Local Food Suppliers List

Local Food Suppliers


Why Is Sourcing Your Food Locally So Important?

More and more people want to be connected to their food and where it comes from because we're realizing how important healthful food sources and systems are to the health of our communities and ourselves. When you source the food for your business from a local farmer, rancher, or distributor, you're investing directly in the structure that promotes food security for everyone in our city. The more we strengthen our local food channels, the more they will be able to support us.

Get Connected with Your Local Food Suppliers In 3 Steps

Take Inventory of Your Food Needs

Take a look at your regular inventory and start with the basic things you buy every day or every week (meats, butter, cheese, eggs, breads, grains, etc.). How many of those things can you replace with a local version? Ideally, you'll be able to source 100% of your food locally and in season, but don't let the prospect changing all of your buying habits overnight overwhelm you and your business practices. Even starting with just one food product will help support our local food economy. Once you try out your new supplier relationships, you'll be able to see what works and then add more inventory to your order.

Find a Local Producer or Distributor

Use the links below to find the local food producers and distributors who service your area and some of the main food products they provide. You can choose to work with a distributor, or in some cases, work directly with the farmer or rancher. Start by prioritizing the foods from the inventory you made in Step 1. Then look for a partner that can supply what you need, with a schedule that works for you, who accepts the kind of payment that works with your cash flow, and who uses the farming practices that are most important to you and your customers.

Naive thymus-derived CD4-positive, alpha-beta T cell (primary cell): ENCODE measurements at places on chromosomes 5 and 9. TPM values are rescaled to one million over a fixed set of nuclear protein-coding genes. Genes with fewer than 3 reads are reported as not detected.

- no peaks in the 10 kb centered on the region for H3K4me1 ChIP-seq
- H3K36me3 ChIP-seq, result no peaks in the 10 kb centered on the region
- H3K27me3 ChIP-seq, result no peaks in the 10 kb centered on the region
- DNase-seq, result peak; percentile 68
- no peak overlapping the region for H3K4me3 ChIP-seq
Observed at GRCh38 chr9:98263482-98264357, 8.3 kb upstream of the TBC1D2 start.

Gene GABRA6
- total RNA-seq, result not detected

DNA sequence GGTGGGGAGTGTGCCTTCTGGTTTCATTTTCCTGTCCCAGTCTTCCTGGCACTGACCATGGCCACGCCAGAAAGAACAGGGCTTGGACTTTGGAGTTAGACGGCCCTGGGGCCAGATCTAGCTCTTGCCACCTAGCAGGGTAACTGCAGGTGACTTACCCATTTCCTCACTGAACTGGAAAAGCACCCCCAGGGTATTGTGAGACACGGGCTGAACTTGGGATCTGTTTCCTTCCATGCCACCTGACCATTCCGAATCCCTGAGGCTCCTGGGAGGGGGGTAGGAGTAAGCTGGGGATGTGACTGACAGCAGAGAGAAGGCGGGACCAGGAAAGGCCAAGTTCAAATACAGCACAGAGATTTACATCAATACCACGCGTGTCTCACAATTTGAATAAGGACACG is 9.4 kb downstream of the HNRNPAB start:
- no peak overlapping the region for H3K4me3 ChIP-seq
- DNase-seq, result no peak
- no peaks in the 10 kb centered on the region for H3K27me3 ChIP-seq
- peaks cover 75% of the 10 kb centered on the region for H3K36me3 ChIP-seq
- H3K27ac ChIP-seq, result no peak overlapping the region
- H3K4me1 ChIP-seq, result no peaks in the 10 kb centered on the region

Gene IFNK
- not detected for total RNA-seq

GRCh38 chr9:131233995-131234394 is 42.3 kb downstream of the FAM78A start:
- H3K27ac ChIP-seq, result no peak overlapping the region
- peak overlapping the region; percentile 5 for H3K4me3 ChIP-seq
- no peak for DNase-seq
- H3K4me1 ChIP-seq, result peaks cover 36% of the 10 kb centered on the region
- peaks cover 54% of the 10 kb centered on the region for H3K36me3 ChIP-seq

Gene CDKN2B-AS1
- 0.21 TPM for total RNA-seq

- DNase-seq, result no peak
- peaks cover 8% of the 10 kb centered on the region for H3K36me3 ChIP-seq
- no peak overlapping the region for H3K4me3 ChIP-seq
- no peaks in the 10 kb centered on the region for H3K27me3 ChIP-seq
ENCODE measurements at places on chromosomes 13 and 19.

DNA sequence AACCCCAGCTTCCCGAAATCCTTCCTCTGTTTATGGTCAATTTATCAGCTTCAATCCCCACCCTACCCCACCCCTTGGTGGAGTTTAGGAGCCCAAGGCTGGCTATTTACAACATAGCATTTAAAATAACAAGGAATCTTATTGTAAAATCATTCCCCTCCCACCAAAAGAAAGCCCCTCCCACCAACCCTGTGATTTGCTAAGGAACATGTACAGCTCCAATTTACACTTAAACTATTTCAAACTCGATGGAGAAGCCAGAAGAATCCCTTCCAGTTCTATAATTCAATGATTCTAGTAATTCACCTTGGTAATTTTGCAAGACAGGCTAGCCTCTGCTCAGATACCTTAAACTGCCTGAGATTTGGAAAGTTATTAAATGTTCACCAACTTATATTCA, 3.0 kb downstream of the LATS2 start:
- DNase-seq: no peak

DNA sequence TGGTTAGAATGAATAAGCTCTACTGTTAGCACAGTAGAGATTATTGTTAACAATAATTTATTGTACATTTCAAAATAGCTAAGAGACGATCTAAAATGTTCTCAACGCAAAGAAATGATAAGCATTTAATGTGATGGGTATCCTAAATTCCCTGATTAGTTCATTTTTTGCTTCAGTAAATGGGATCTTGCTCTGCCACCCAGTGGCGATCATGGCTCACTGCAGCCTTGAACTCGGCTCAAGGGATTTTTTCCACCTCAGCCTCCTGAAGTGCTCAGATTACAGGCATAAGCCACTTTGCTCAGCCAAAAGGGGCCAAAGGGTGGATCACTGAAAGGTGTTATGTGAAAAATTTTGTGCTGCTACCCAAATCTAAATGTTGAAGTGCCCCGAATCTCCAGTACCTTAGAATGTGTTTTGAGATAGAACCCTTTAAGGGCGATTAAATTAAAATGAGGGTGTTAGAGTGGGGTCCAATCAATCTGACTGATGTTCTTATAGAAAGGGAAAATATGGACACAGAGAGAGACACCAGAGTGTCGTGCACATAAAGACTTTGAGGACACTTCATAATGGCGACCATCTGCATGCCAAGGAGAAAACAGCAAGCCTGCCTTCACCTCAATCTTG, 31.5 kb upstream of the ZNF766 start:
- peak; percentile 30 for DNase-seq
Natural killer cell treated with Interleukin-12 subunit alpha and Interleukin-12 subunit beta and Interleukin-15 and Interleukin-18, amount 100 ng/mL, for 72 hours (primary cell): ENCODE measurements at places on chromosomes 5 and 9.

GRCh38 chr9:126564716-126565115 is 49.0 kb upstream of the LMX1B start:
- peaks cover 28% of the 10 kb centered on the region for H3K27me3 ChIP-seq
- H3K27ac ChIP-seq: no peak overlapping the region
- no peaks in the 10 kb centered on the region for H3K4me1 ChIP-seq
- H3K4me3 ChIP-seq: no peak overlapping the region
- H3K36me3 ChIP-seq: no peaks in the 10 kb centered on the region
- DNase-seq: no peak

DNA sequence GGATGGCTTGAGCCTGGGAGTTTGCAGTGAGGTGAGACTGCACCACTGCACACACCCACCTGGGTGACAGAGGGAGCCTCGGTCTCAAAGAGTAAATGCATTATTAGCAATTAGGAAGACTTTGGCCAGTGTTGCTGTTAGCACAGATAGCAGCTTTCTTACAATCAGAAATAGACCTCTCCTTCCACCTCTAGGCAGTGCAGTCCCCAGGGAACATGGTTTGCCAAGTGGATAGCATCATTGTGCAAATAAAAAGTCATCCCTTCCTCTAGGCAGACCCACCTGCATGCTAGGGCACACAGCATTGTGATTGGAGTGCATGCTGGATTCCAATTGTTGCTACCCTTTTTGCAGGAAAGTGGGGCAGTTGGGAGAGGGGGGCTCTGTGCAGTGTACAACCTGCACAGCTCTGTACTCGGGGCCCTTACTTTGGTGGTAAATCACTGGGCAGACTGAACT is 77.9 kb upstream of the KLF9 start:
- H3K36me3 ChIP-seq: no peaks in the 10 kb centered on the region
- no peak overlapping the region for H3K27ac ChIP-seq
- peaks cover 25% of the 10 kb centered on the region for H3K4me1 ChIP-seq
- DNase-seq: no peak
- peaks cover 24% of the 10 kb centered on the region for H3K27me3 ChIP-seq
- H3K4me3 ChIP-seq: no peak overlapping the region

Give'em a Call and Place an Order

Many food producers and distributors have an order form to make ordering easy. Some of those are available online, others you'll need to call first. In general though, it's a good idea to start your relationship with a phone call so that you can get answers to any questions or concerns you may have about how this partnership will work. See the section below with some sample questions you may want to ask your new food supplier.


Resources for Colorado Food Producers & Retailers

If You Are a Food Producer...

Be sure to connect with these local resources to support your food producing operation. The State of Colorado's Department of Agriculture and its partners provide extensive programs which help farmers begin farming, find financing, get certified and connect with markets. Be sure to check out all of their resources, including these:

For a full map of the various regulations and resources for food producing operations, visit cofarmtomarket.com


If You Are a Retailer...

Check out these local resources to strengthen your retail operation.



Tips for Successfully Sourcing Local Foods for Your Business

  1. Download and Print the PDF of this Page for Easy Reference

    This PDF has the 3 steps for getting connected with your local food suppliers plus a short list of local food producers and distributors.

  2. Plan A Local Menu

    Remember that local meats, butter, cheese, eggs, grains, and honey can be on your menu year-round. Highlight short-season foods by offering a special based on availability.

  3. Buy Foods That Are In Season

    Sourcing food while it’s in season increases demand and builds a healthy market for producers. Check out our handy Colorado Seasonal Foods guide.

  4. Find Ordering Sheets to Make Ordering Easier

    Contact suppliers and distributors for up to date pricing and order sheets, which you can keep on hand for quick processing of your next order.

  5. Tips for Successful Relationship-Building

    Farmers plan their planting schedule in the winter, so it is best to talk in the winter or very early spring. Communication and flexibility are key. Farmers cannot predict the weather, and you will have to be flexible. Good communication and trust will build a successful relationship and experience for all.

  6. Check in With the Law

    Ensure you’re following all of the rules and regulations for health, safety, and licensing in order to sell food. This is a good idea regardless of where you're sourcing your food. More info is at cofarmtomarket.com.

  7. Tell Your Customers

    Include food sourcing info next to each menu item or have a small sourcing and bio section in the back of the menu connecting your customers with your suppliers. Not only are you providing crucial sourcing information for your customers who want to know, you're topping off your menu with a dollop of warm fuzzies.

Find a Local Food Supplier for Your Business

Use these links below to get to a short list of local food suppliers. For the most complete list of Colorado food suppliers, check out this spreadsheet from the DEH's Corner Store program or head over to the Colorado Department of Agriculture's Market Maker online directory.